Things have changed since the inception of exFAT in 2006, the Ubuntu repositories now come with packages which support file systems like exFAT so you can share files across different operating systems with ease.
exFAT file system is Microsoft's attempt at revitalizing its ancient FAT (and FAT32) file systems to support USB devices. exFAT is designed to specifically manage files on flash storage media with large sizes of storage, such as external USB storage and SD cards.
When I say large storage devices, I mean devices with more than a mere 4GiB of raw storage. 4GiB is the memory limit for FAT32 file systems to overcome which exFAT (or extended FAT) was developed by Microsoft. Why not use NTFS you may ask?
When exFAT was created, way back in 2006, file system overheads where still a thing. So NTFS was not a feasible solution for small storage devices because NTFS itself took quite a bit of space. Additionally, exFAT is still a popular option for embedded systems because of its low power usage and simpler design which you can implement down at the firmware level resulting in better performance.
While most external drives are now NTFS, and you are probably better off formatting newer ones in that format, we still have quite a bit of existing devices that run on exFAT and so it is better to have an exFAT compatible system than to not have one.
If you stick a USB drive which is formatted with exFAT file system to, say, a Ubuntu 18.04 system and try to mount it, you will get an error similar to this:
To overcome this issue, we can simply install exfat-utilis package which will enable us to create, label, read and write exFAT filesystem to any device node be it a USB device or a hard disk partition.$ sudo apt install exfat-utils
If you want just the read and write capabilities, use the exfat-fuse package alone.$ sudo apt install exfat-fuse
The latter is also installed as a part of exfat-utils dependency so you can read and write anyways. Once that package is installed you can mount your USB device without any issue using either the mount command using CLI or simply use the GUI.
Either way, it would not require any reboots and is quite a simple procedure.
You would notice that the exfat drive is named exfat-fuse. What does it mean? Filesystem in Userspace, or FUSE, means that the program that implements and manages exfat file systems runs in userspace as opposed to running in Kernel mode.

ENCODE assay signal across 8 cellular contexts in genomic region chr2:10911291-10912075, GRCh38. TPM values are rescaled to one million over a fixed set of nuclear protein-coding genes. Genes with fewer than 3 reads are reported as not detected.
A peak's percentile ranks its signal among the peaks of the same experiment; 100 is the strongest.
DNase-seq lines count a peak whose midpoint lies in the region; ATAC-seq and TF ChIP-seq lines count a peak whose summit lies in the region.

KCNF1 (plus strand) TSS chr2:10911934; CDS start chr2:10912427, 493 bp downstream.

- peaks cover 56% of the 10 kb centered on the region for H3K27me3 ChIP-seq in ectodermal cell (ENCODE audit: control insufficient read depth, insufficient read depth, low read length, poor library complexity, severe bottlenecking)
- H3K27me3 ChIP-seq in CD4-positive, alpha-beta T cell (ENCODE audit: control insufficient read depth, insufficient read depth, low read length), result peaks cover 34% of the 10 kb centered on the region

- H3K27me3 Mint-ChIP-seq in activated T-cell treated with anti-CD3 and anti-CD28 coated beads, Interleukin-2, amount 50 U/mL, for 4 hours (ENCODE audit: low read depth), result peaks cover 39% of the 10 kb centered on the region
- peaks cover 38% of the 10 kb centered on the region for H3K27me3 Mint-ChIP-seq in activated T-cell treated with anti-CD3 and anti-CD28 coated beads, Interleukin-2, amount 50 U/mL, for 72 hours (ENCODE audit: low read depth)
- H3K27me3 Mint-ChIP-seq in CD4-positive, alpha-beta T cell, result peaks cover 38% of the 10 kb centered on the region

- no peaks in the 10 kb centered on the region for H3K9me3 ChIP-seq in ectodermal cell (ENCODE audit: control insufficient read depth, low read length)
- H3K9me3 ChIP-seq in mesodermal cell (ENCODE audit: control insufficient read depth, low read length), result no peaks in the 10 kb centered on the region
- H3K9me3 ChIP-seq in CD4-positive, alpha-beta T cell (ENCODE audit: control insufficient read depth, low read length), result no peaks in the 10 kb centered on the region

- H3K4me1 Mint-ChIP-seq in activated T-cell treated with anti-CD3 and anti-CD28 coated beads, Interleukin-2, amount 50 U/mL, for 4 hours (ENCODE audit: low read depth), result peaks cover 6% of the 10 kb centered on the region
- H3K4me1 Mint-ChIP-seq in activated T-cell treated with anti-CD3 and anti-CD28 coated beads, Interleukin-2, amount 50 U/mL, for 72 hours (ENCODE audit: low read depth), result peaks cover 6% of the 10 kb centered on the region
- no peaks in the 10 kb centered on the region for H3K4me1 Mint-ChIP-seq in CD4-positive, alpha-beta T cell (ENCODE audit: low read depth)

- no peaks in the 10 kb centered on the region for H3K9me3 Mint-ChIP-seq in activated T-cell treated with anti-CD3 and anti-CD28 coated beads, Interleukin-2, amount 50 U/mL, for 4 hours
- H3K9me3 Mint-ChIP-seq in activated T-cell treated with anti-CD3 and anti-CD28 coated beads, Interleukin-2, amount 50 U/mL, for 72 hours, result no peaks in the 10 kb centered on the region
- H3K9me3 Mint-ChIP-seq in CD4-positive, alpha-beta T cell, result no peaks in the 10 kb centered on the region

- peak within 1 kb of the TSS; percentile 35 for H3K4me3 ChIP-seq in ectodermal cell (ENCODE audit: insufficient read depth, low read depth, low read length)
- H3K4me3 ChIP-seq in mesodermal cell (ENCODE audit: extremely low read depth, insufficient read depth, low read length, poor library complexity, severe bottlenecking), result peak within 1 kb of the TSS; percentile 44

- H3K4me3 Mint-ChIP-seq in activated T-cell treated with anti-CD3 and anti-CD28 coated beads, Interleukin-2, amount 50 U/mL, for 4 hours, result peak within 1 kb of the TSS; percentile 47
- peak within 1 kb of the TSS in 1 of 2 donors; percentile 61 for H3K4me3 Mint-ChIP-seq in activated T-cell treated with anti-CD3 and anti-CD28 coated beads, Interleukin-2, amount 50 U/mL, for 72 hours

Storage management, like I/O and memory management, is a core responsibility of the operating system's Kernel. Different file systems in the UNIX ethos come as different kernel modules and do their job in the kernel mode itself. FUSE lets filesystems to run as regular applications (like a text editor or a browser) in the userspace and FUSE, itself acts as a bridge between the Kernel and the filesystem. This doesn't mean that you get to format arbitrary devices without root privileges.
For regular users, its distinction without a difference, but systems have a subtle way of breaking down and knowing simple facts about execution mode can save attentive sysadmins a lot of hassle.
Creating exFAT file systems
Let's create a GPT label for a USB stick and format it with exfat file system. Assuming you have installed the utilities parted and exfat-utils using the corresponding apt get command, you are ready to follow along with the steps shown below.
First, use the parted utility to give the USB device a GPT (or MBR) label. We are sticking to GPT because it is industry standard. The USB device itself appears at the device node /dev/sdb and if you are in double you can use the command lsblk to list all the block devices and select the one that represents the storage capacity of your USB stick. Once the device node is know, let's say it is /dev/sdb use the following command to open parted utility.$ sudo parted -a optimal /dev/sdb
(parted) mklabel gpt
The second command with create a new gpt label. You will lose all the data in your USB stick, so be very careful and make sure that you have backup! Then use command print to know the size of your storage device.(parted) print
In the above screenshot, it is 4010MB in size. So let's create a partition that spans the entire storage device.(parted) unit MB
(parted) mkpart primary 1 4009
The one MB of space left before and after was something parted insisted on, in my specific case. Saying “the partion is not aligned for optimal performance” when I used 0 4010 as the starting and finishing points for my parition. You may have to experiment similarly.
Once the partition is made, you can safely quit the parted utility.(parted) quit
Listing block devices, once again, would show you a new partition underneath the /dev/sdb device, this will be /dev/sdb1.
Now we simply call the mkfs.exfat utility to format this partition with exfat file system.$ sudo mkfs.exfat /dev/sdb1
You can write some dummy files into this device, after mounting it (mounting can be done easily using the file system GUI). Try pluggin the same USB stick into a Windows system and if everything checks out, then you will be able to read from and write to this device without any issues.
Utility of exFAT
If you or your friends and colleagues use a Windows device alongside a Linux machine, formatting every storage media with EXT2, EXT4, XFS or ZFS or any other UNIX file system might not be a great idea.
Things can get even worse if you use an SD card formatted with one of these file systems and use in your camera. An entire day's worth of clicks would never have been recorded and you wouldn't realize that. exFAT, like NTFS is easily supported on both Linux and Windows and is actively being maintained by Microsoft, ensuring widest range of applicability.
This makes exFAT a reliable bridge to transfer data from one system to another, and we hope that this guide has helped you understand better how to accomplish that.